Mental health and the matter of “willing and choosing” has a close linkage. It’s apparent, viewed from the perspective of self creation, healing, wholeness, action. I also call or describe this psychological principle as “taking responsibility for your self.” As Sartre put it, we are the authors of ourselves.
A patient, Benjamin, has a recurring dark side to his mind in viewing his present predicament. He constantly blames others for his debts and business bankruptcy, his physical illnesses, and his family disintegration. And with avoidance of personal responsibility comes Benjamin’s string of psychological disorders, such as anxiety panic attacks, depression, obsessive compulsions, and substance addictions.
Each one of us is a “constituter” of the world we find ourselves in. We author the form and meaning that we give not only to our internal but to the external world as well. We each process events, circumstances, and relationships in our lives through our own neurological and psychological apparatus. Through the accretion of these individual choices, thoughts, feelings, behaviors, and our failures to act in constructive ways, we ultimately manufacture our selves and our worlds.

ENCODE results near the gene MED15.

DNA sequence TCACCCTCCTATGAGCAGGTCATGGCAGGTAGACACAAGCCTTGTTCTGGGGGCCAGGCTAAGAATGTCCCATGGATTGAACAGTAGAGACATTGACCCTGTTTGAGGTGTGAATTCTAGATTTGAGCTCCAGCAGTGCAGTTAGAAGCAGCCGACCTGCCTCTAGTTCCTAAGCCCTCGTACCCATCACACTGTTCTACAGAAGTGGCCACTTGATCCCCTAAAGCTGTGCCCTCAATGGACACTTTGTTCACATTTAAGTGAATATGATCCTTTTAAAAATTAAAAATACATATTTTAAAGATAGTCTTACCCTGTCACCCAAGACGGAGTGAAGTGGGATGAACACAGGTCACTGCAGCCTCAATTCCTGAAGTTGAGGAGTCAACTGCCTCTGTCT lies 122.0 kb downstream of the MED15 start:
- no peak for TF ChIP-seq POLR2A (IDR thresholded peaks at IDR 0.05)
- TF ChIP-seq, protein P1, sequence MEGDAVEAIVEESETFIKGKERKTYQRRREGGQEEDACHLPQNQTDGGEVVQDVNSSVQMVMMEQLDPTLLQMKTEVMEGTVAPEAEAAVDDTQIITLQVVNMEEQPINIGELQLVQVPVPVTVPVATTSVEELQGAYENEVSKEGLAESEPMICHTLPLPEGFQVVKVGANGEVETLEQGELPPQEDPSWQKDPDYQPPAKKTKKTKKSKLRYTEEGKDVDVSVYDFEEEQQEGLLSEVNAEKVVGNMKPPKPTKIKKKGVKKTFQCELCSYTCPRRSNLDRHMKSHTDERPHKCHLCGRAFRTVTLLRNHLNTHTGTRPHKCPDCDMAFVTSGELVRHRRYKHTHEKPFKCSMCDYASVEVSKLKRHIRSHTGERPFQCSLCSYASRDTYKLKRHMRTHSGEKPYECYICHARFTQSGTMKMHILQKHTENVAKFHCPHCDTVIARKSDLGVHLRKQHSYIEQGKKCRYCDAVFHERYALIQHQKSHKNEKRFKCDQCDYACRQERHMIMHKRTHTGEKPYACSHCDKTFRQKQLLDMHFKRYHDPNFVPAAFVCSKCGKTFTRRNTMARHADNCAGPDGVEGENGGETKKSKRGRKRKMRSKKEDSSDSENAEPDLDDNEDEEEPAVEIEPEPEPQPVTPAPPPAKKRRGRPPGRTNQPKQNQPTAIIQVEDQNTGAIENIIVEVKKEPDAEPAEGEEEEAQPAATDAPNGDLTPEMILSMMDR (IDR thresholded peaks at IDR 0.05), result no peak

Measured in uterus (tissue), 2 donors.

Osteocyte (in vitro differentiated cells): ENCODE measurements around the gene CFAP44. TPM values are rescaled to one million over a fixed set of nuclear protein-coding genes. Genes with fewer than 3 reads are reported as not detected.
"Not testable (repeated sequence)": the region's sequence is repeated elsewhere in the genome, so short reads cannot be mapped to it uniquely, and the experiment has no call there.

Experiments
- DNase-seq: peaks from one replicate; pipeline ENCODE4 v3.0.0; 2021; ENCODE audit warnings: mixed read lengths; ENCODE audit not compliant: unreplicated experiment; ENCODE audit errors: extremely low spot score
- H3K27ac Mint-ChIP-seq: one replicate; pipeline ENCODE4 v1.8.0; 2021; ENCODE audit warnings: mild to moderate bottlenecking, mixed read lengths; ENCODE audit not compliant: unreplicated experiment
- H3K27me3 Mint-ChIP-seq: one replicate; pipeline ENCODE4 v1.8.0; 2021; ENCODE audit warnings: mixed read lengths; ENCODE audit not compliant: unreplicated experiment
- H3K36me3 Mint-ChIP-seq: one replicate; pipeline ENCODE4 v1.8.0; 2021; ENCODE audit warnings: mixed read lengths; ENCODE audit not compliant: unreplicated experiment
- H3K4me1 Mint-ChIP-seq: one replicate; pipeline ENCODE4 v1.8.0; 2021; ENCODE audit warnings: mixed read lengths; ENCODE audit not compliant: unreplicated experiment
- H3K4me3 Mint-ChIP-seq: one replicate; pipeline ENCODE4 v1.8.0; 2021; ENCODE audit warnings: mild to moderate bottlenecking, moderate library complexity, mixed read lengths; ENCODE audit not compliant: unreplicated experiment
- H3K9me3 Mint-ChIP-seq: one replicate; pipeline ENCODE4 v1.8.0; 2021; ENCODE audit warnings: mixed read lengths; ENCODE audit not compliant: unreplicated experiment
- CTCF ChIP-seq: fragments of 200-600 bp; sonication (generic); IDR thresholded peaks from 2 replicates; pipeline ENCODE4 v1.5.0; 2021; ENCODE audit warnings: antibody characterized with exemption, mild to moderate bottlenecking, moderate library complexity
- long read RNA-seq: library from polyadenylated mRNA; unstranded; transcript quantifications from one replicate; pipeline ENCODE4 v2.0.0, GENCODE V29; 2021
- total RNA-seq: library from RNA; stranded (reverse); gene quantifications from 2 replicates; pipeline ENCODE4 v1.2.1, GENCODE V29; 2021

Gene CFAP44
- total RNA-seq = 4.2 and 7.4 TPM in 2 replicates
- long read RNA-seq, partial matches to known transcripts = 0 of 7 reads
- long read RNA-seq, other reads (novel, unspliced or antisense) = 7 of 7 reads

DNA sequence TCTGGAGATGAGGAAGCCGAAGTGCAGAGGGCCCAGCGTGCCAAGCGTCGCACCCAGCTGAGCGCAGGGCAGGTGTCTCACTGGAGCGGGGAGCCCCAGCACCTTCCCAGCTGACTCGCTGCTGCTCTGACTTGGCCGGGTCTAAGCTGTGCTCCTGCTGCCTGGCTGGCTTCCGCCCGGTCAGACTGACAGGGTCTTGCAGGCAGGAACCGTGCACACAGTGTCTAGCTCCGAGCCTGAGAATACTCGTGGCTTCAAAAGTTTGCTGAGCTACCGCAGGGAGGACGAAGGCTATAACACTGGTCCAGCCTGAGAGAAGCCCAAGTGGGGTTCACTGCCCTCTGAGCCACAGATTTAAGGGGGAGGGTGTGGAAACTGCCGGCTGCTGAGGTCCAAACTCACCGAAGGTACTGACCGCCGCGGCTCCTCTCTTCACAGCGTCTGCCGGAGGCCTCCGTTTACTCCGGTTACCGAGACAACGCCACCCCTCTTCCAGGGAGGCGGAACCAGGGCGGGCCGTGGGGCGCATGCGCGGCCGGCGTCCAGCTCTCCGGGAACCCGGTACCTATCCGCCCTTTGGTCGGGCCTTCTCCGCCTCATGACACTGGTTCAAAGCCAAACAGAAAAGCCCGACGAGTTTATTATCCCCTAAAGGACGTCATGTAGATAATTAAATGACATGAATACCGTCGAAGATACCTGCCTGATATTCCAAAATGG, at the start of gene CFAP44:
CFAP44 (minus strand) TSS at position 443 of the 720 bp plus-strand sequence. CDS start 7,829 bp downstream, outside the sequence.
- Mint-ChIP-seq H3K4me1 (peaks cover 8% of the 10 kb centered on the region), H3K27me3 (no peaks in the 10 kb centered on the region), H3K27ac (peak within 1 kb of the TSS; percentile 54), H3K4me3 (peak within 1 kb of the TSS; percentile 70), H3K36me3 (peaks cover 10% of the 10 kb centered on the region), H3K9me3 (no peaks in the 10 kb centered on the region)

We cannot avoid this personal responsibility, this freedom of “willing and choosing” for our selves. No matter what happened to us, done to us, from the outside, we remain our own primal world “constituters.” We remain responsible for our own response and existence — nobody else. Those who deny, ignore, or become unwilling to take responsibility for themselves end up remaining sick or stuck. Such principle is a highly essential visible denizen in all psychotherapy treatment.